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Updated: February 4, 2014 18:55 IST

Changing with the times

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Hyundai Verna
Hyundai Verna

In updating the Verna, Hyundai has made it better than it ever was without messing with the car’s strengths

India’s mid-size saloon segment recently saw much excitement with the launch of the latest rendition of Honda’s popular City saloon. Other carmakers like Hyundai are already taking up the cudgel to offer competitive rivals. The Korean carmaker has given its Verna saloon a midlife update. The top-end Verna SX CRDi now costs Rs 10.96 lakh (ex-showroom, Delhi), and here's what you get for it.

It looks better now, the 2014 car gets LED daytime running lamps, automatic projector lamps and pretty alloy wheels — updates that only add to the Verna’s already sharp looks. On the inside though, there’s not much — the two-tone dash with wood and silver inlays is quite appealing and the fit and finish and overall quality levels are impressive. Also, the front seats have superb bolstering and the Verna’s low dash makes it easy to see out of. If anything, the rear seats aren’t as nice as some of its rivals. The seat is low and lacks thigh support, and because of the Verna’s angular styling, the rear windows are quite small. What the Verna has in abundance though is equipment — there’s keyless entry and go, climate control, a rear-view camera and at least three ways to hook up your audio device.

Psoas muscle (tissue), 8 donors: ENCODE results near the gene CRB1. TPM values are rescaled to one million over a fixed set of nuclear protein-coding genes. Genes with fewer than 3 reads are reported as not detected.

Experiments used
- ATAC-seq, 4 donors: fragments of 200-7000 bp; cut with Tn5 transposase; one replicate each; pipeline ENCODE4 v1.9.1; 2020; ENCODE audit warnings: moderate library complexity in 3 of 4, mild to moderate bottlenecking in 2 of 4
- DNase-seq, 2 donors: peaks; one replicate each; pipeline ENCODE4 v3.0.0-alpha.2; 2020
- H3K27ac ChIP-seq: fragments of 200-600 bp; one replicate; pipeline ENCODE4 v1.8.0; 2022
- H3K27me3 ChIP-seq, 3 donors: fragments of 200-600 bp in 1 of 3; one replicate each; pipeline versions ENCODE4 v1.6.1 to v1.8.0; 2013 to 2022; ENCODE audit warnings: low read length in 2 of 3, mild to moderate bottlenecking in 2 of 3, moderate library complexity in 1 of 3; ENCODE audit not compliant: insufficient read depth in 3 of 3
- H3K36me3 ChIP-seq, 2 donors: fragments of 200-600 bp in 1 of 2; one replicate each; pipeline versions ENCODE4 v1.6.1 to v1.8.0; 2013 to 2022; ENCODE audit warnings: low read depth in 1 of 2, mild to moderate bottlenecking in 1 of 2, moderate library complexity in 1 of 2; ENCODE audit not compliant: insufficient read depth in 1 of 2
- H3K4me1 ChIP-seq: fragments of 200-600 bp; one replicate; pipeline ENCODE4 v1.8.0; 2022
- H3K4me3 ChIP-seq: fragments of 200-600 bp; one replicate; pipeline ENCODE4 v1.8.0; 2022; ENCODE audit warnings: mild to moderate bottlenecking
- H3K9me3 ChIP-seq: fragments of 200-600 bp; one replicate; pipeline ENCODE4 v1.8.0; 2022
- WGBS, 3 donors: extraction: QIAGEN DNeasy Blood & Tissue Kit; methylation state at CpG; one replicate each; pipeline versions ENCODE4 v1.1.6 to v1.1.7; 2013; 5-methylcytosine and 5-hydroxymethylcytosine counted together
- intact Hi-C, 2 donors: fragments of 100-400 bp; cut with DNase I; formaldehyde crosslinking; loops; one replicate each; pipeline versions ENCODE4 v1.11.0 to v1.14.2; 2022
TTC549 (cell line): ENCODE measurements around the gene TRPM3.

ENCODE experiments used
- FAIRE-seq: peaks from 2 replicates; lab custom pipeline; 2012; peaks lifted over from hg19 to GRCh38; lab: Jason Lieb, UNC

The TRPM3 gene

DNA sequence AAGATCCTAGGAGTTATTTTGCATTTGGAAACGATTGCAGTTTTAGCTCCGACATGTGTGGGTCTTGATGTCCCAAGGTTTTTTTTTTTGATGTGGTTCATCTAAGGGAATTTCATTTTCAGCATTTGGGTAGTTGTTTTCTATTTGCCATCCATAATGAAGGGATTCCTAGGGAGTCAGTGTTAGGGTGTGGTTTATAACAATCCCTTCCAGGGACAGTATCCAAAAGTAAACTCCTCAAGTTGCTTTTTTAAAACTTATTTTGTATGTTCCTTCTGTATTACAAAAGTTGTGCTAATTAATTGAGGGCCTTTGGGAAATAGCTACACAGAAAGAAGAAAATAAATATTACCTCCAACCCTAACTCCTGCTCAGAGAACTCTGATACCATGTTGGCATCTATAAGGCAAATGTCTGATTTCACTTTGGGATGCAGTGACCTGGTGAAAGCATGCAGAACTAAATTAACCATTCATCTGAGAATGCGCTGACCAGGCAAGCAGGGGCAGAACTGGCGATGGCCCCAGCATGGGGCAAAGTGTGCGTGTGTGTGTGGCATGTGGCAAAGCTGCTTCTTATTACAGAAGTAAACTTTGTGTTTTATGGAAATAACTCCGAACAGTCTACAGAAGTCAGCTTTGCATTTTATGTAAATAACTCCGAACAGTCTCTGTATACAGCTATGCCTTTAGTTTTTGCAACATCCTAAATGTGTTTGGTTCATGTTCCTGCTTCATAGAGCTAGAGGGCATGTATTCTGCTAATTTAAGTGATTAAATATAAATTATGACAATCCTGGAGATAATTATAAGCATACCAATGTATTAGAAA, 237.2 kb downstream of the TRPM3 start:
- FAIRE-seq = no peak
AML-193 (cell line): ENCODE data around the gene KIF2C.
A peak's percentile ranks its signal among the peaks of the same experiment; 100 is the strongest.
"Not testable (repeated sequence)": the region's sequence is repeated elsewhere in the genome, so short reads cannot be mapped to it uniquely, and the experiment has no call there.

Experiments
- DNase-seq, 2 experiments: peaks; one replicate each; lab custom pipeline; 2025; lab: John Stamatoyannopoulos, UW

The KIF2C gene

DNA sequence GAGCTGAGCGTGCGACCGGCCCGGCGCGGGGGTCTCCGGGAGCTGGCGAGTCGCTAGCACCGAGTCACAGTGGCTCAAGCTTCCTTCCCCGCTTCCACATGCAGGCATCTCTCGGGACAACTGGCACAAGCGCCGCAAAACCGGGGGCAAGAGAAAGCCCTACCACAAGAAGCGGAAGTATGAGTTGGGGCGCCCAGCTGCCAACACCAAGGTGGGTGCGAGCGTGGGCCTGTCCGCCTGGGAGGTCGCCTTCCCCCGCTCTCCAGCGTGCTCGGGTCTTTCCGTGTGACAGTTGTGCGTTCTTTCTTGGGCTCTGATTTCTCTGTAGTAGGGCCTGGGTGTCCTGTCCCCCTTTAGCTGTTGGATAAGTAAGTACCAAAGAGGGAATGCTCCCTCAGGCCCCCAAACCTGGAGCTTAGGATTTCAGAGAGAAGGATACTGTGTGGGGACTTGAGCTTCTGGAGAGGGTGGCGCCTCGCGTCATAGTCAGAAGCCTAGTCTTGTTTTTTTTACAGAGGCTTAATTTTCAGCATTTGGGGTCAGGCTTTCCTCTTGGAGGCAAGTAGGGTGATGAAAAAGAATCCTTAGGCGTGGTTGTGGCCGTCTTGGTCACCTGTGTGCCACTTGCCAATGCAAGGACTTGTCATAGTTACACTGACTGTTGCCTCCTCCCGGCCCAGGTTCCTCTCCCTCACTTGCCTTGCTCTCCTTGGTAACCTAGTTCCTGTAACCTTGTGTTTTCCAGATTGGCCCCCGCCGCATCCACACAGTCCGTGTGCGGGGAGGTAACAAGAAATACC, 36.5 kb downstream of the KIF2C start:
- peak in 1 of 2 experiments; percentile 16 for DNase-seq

Mechanically, there’s no change to the engine and transmission, so the engine still makes 126bhp and 26.5kgm of torque. Driving it in traffic necessitates a bit of gear-shifting because the engine falls off boost below 2000rpm; but there is good punch and more than enough power for stress-free overtaking and cruising. The engine is also one of the smoothest and quietest in its class.

One of our biggest complaints with the Verna was with its high-speed manners. For this car, Hyundai has tweaked the suspension settings and this has cured most of the old car’s nervousness at speed, its floatiness and its tendency to bottom out. The steering now also has more weight and the low-speed ride remains quite good. However, the suspension does still run out of travel over sharper bumps; this results in a painful thunk as the springs compress fully and hit the bump stops. And at speed, though it is much improved, the Verna still doesn’t like sudden avoidance manoeuvres, the rear feeling soggy when you make sudden inputs to the steering.

In updating the Verna, Hyundai has not messed with its strengths — the looks, the equipment, the refinement. And it has marginally improved on its weaknesses. Handling is now sharper and more confidence-inspiring, and the car bottoms out less. What lets it down then is the rear seat, which isn’t quite as comfortable as the others, the throttle lag which makes it less easy to drive in traffic and the fact that the ride and handling still need a bit more polishing. Still, there’s no denying that the Verna (Rs.10.96 lakh - ex-showroom, Delhi) is better than it ever was.

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